Adriana and Salvatore, married for 35 years and with three children, share some of their setbacks in life, also as a couple, which made them experience God’s love in a concrete way.[more]
Perhaps there is better way to explain the experience the focolarine had at the beginning – living, as they soon learnt to say, ‘with Jesus in their midst’ – than the words of His disciples after they had met the Risen Lord at Emmaus: “Didn’t our hearts burn within in us, when he talked with as we walked along the road?” (Lk 24,32). Jesus is always Jesus, and we know from Scripture that when He is present, even only spiritually, He is still Jesus and, Christ’s love burns within our hearts: life. When He is recognised we are moved to say: “Stay with us Lord, evening falls” (Lk 24,29).
The experience of the disciples at Emmaus is essential for all those involved in the spirituality of unity. Nothing has value within the Movement if the promised presence of Jesus in their midst is not constantly sought – “Where two or three are united in my name, there am I in the midst of them” (Mt 18,20), this presence enlivens, widens horizons, consoles and draws charity and truth.
Chiara wrote: ‘Having put mutual love into action, we felt a new certainty in our life, greater determination, a fullness of life. How come? It was immediately obvious: through this love we had fulfilled the words of Jesus: “Where two or three are united in my name (that is, in my love) there am I in the midst of them” (Mt 18,20). Jesus, silently, came into our group as our invisible brother. So we then had the fount of love and light present among us. We didn’t want to lose Him again. We understood better what His presence was when, due to our shortcomings, His presence faded.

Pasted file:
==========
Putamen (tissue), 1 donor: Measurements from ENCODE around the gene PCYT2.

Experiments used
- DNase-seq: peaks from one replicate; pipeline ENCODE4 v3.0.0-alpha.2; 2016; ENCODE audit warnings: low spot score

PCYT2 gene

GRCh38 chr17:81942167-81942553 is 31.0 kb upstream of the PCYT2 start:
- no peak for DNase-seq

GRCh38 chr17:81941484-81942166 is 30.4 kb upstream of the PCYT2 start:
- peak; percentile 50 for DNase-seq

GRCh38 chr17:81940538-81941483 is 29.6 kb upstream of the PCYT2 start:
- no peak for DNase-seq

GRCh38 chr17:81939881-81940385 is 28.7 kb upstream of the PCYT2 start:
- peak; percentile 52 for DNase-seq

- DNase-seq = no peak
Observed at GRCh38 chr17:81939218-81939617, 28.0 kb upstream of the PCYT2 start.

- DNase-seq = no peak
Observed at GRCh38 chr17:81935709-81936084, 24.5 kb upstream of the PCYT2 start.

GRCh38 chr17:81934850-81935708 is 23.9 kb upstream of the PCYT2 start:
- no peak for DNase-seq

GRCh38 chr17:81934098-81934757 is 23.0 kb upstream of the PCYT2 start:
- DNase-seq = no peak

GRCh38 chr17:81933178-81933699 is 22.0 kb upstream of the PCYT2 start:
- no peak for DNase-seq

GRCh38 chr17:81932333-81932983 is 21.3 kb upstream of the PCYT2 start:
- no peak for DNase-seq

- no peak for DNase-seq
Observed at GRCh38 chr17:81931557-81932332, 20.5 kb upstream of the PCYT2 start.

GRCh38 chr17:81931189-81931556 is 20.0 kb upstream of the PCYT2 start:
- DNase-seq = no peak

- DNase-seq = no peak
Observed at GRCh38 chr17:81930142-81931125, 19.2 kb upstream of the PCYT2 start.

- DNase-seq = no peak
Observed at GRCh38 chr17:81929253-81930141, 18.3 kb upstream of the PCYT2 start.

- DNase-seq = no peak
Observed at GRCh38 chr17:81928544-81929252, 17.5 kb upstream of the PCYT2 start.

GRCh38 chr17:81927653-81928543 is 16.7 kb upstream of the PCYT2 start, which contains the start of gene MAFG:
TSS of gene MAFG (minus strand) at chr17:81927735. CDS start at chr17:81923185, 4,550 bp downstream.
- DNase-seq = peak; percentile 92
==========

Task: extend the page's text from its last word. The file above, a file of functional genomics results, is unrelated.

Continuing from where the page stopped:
“It’s not that in those moments we tried return to the world we had left; the presence of “Jesus in our midst” was too strong, for us to be attracted to the vanities of the world, the divine presence had lessened them. Rather, as a person who is shipwrecked grabs onto anything in order to save himself, so we too tried through whatever way the Gospel suggested, to repair the unity that had been broken. And as two pieces of wood crossed over one another consume one another in the flames, so, if we wanted to always live with Jesus present in our midst, we needed to live virtues in each present moment (patience, prudence, meekness, poverty, purity..) they are necessary so that spiritual unity with others will not lessen. We understood that Jesus in our midst is not gained once and for all, because Jesus is life, is dynamic (…).
“Where two or more”: these divine and mysterious words, very often, when being acted on, appear wonderful. Where two or more… and Jesus doesn’t specify who. He leaves it anonymous. Where two or more … regardless of who they are: two or three repentant sinners who meet in His name; two or more young people as we were; two: an old person and a child. Where two or more… In living those words, we have seen barriers fall on every front. Where two or more… people of different countries: the barrier of nationalism fell. Where two or more… of different racial backgrounds: the barrier of racism fell. Where two or more… also between people who have been opposites through culture, social background, age… All could be – had to be – united in the name of Christ (…).
“The presence of Jesus in our midst was a formidable experience. His presence was abundant reward for every sacrifice made, justified every step taken in this journey, closer to Him and for Him, gave sense to things, circumstances, comforted sufferings, tempered excessive joy. And whoever among us, without cynicism and reasoning, believed in His words with the enchantment of a child and put them into practice, enjoyed this foretaste of heaven, which is the kingdom of God in the midst of people united in His name”.
Each month we publish brief witnesses of the Gospel life. July’s Word of Life urges us to pray together and to trust in God who can never be outdone in generosity.[more]
On January 7th, the Russian Orthodox Church celebrates Christmas. Here is the story of Sergei, an Orthodox focolarino who was born in Russia, with Christmas greetings to our Russian Orthodox friends.[more]
From the Diocese of Skara, a Lutheran Bishop of the Swedish Church recounts his journey towards unity of Christians in his country.[more]
As we continue to cover the history of the Focolare we focus this time on the years in which the Catholic Church was studying the nascent Movement, which anticipated several key points that were later expressed in the Second Vatican Council.[more]